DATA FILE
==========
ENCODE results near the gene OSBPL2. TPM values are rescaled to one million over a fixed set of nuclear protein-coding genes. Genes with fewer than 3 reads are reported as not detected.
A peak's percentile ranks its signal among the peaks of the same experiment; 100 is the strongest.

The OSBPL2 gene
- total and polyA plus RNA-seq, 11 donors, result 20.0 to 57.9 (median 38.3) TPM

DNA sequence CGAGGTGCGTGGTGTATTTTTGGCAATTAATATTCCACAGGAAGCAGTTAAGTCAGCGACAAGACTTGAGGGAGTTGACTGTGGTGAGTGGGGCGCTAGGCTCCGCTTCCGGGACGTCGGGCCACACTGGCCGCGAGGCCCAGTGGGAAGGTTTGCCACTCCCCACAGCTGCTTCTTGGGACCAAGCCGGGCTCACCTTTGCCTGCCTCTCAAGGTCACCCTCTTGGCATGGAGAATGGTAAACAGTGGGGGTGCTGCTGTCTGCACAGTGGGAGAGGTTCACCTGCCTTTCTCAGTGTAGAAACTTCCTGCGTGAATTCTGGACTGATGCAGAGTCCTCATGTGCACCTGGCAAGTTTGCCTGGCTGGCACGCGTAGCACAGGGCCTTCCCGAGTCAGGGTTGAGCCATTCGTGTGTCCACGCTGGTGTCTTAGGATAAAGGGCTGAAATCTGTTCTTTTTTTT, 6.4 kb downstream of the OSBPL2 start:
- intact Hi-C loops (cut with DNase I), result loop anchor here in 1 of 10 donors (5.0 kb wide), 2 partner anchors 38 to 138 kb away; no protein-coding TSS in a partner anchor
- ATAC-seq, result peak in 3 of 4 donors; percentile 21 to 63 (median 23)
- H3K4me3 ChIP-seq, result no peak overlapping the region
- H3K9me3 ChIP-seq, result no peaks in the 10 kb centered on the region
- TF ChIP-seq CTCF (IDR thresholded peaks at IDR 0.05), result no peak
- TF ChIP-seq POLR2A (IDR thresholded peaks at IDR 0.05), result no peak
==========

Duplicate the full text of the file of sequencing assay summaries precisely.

ENCODE results near the gene OSBPL2. TPM values are rescaled to one million over a fixed set of nuclear protein-coding genes. Genes with fewer than 3 reads are reported as not detected.
A peak's percentile ranks its signal among the peaks of the same experiment; 100 is the strongest.

The OSBPL2 gene
- total and polyA plus RNA-seq, 11 donors, result 20.0 to 57.9 (median 38.3) TPM

DNA sequence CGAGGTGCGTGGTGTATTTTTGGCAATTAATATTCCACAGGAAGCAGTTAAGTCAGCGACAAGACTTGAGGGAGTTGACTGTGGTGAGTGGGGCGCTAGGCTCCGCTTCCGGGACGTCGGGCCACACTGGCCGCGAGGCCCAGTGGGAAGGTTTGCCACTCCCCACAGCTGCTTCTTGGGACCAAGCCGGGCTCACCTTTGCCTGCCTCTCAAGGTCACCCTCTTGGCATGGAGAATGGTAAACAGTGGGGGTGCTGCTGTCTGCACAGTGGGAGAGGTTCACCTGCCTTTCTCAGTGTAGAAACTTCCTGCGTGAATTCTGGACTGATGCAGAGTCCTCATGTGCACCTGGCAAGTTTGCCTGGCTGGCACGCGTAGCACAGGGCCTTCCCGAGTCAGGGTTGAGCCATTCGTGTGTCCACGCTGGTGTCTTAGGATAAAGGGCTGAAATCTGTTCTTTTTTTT, 6.4 kb downstream of the OSBPL2 start:
- intact Hi-C loops (cut with DNase I), result loop anchor here in 1 of 10 donors (5.0 kb wide), 2 partner anchors 38 to 138 kb away; no protein-coding TSS in a partner anchor
- ATAC-seq, result peak in 3 of 4 donors; percentile 21 to 63 (median 23)
- H3K4me3 ChIP-seq, result no peak overlapping the region
- H3K9me3 ChIP-seq, result no peaks in the 10 kb centered on the region
- TF ChIP-seq CTCF (IDR thresholded peaks at IDR 0.05), result no peak
- TF ChIP-seq POLR2A (IDR thresholded peaks at IDR 0.05), result no peak